Hit the mosquitoes for science (but don’t hit them too hard)

Female Aedes albopictus

If the mosquito can be flattened before or after being bitten by a mosquito, European scientists will take a picture and send it to a mosquito warning app to detect the concentration of mosquitoes that carry potential diseases. I want to be able to deal with it.

The Netherlands also has a share of tropical infectious diseases. In the Utrecht and Arnhem areas, about seven people became ill with the West Nile virus, which was transmitted by common home mosquitoes (Culex pipiensLast year, climate change increased the risk of Aedes albopictus and Aedes aegypti, which carry tropical diseases such as Zika, dengue and Chikungunya.

Pictures of flattened insects, or the ridges they cause, help scientists determine the species and see if it has propagated in a particular area, virologist Marten Hawk broadcasts. I told the station NOS.

“We look first and foremost at common mosquitoes, but if we find alien species, we should counter them,” Hoek said. “It’s best not to hit them too hard so that we can still recognize them. And, of course, the bumps don’t tell you which mosquito is the cause, but that’s the sadness it’s causing. It is an indicator of the amount of.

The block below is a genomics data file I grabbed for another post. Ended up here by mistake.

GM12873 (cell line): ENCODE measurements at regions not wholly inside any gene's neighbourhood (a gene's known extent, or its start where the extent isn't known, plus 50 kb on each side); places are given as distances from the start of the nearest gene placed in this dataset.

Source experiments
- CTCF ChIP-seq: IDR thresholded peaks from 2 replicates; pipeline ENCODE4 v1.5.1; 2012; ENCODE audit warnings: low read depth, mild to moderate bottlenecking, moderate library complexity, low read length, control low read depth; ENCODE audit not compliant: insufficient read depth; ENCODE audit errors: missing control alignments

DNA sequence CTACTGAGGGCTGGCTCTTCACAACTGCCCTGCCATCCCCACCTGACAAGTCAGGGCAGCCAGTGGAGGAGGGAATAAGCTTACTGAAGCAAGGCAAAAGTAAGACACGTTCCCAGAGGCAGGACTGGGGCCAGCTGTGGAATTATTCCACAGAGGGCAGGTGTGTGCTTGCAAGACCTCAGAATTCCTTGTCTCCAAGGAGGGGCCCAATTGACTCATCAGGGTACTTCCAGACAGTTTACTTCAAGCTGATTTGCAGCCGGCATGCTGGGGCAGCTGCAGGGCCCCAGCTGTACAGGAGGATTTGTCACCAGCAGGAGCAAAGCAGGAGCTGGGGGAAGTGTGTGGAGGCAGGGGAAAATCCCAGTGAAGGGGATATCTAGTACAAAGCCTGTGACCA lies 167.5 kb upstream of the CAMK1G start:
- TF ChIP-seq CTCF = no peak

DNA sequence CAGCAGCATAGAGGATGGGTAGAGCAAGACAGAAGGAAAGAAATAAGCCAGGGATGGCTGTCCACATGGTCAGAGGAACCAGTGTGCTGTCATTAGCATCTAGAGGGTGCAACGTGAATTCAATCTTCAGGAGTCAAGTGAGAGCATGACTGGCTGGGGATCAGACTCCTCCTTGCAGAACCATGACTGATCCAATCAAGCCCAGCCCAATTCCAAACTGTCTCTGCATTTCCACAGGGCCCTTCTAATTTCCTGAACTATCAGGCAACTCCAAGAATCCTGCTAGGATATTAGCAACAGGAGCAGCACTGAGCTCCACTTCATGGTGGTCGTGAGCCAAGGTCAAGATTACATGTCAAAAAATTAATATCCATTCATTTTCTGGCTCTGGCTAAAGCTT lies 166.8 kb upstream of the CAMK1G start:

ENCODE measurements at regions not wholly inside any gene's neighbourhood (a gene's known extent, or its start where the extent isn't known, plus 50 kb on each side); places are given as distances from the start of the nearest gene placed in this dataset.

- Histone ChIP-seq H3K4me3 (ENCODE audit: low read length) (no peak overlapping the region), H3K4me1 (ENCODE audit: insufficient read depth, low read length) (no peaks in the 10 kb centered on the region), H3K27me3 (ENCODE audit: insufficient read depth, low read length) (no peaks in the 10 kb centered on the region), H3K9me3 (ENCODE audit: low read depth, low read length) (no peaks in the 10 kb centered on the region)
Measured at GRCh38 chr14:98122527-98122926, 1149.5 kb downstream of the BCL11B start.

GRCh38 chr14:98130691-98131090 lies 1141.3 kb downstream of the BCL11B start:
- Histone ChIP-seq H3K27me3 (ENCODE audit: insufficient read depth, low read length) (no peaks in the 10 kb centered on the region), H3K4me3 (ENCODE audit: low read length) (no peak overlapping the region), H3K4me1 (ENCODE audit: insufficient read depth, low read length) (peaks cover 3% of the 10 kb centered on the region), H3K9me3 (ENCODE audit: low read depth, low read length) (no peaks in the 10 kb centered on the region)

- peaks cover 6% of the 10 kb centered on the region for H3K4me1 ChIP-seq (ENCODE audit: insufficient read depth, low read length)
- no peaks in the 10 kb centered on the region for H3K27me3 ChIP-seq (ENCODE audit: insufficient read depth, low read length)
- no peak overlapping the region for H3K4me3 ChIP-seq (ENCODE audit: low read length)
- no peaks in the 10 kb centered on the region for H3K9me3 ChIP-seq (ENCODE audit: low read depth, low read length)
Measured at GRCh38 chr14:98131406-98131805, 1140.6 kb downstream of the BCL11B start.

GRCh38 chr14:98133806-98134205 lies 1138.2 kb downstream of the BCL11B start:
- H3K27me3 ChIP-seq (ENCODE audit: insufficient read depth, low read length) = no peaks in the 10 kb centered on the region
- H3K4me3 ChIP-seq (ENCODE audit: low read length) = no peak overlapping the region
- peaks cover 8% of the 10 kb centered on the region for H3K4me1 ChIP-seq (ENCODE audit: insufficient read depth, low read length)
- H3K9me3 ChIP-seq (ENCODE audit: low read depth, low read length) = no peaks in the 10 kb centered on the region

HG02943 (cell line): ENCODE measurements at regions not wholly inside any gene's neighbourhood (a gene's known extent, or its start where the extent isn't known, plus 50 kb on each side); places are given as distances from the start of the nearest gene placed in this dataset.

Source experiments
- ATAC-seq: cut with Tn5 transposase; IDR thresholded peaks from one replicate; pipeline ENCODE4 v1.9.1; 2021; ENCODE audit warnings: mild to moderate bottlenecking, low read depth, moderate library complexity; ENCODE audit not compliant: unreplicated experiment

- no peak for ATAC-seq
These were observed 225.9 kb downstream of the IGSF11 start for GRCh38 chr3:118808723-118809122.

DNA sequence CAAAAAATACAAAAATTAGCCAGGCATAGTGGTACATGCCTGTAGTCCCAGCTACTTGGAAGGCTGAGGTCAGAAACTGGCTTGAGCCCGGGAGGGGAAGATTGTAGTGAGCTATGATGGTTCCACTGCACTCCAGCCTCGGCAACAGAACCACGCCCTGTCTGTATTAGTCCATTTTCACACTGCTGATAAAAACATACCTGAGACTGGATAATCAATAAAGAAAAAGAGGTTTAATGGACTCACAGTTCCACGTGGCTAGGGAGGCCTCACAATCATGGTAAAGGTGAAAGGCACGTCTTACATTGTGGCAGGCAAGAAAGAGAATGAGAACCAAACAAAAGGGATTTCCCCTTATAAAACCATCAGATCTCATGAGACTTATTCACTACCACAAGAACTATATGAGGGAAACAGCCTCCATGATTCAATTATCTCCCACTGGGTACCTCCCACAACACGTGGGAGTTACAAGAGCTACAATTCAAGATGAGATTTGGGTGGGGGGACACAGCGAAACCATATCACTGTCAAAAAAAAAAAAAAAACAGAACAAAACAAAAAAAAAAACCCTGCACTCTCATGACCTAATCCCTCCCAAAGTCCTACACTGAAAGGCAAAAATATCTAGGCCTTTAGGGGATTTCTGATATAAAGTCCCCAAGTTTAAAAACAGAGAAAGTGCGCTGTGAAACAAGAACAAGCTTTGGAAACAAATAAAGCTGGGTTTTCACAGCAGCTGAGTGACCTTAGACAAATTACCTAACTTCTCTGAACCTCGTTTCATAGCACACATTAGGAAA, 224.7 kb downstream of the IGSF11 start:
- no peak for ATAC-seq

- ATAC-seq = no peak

The Dutch part of the study is primarily focused on urban areas. “We know where mosquitoes are in nature, but that’s a different story in the city,” ecologist Marten Schrama told broadcasters. ‘

A flat roof with a water layer may be a breeding ground. The problem is that you can’t step into people’s gardens and see them. However, if we receive many reports from a particular street, we can come in and investigate.

Schrama’s fieldwork is concentrated around Utrecht, where about 30 mosquito nets are installed. The mosquitoes are then mashed up and checked for viruses. “I’m still not sure if it contains the virus, as the first batch of material has just arrived in the lab, but I think it was a good year for mosquitoes.”

The app across Europe has been a huge success in Spain, with people sending over 18,000 photos in a short period of time, shedding light on the location of Aedes albopictus in that country.

Earlier this year, researchers at Wageningen University asked those who found mosquitoes to send their bodies for research purposes.

Thank you for donating to

The team would like to thank all the generous readers for their donations over the last few weeks. Your financial support has helped extend the scope of the coronavirus crisis in the evenings and weekends and keep you up to date with the latest developments. Was free for 14 years, but without the financial support of our readers, we cannot provide fair and accurate news and features about everything in the Netherlands. Your contribution makes this possible.

If you haven’t donated yet but want to donate, You can do so through Ideal, credit card or Paypal.

Hit the mosquitoes for science (but don’t hit them too hard)

Source link Hit the mosquitoes for science (but don’t hit them too hard)

Back to top button